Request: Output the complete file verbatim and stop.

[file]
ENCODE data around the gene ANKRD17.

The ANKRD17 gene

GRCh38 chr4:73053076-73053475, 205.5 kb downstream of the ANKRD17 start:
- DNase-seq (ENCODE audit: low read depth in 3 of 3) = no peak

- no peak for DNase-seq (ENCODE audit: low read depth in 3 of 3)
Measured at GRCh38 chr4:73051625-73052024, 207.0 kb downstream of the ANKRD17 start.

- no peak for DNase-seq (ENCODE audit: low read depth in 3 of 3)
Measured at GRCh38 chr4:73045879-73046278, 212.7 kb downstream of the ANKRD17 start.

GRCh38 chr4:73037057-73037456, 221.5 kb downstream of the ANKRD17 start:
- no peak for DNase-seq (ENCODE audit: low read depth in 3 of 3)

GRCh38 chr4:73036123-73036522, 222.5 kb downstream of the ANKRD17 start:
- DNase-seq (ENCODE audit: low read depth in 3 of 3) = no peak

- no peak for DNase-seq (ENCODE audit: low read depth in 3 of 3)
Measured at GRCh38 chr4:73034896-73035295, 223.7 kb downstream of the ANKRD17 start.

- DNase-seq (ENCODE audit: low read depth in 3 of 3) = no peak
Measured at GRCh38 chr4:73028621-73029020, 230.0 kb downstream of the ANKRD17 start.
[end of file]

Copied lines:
ENCODE data around the gene ANKRD17.

The ANKRD17 gene

GRCh38 chr4:73053076-73053475, 205.5 kb downstream of the ANKRD17 start:
- DNase-seq (ENCODE audit: low read depth in 3 of 3) = no peak

- no peak for DNase-seq (ENCODE audit: low read depth in 3 of 3)
Measured at GRCh38 chr4:73051625-73052024, 207.0 kb downstream of the ANKRD17 start.

- no peak for DNase-seq (ENCODE audit: low read depth in 3 of 3)
Measured at GRCh38 chr4:73045879-73046278, 212.7 kb downstream of the ANKRD17 start.

GRCh38 chr4:73037057-73037456, 221.5 kb downstream of the ANKRD17 start:
- no peak for DNase-seq (ENCODE audit: low read depth in 3 of 3)

GRCh38 chr4:73036123-73036522, 222.5 kb downstream of the ANKRD17 start:
- DNase-seq (ENCODE audit: low read depth in 3 of 3) = no peak

- no peak for DNase-seq (ENCODE audit: low read depth in 3 of 3)
Measured at GRCh38 chr4:73034896-73035295, 223.7 kb downstream of the ANKRD17 start.

- DNase-seq (ENCODE audit: low read depth in 3 of 3) = no peak
Measured at GRCh38 chr4:73028621-73029020, 230.0 kb downstream of the ANKRD17 start.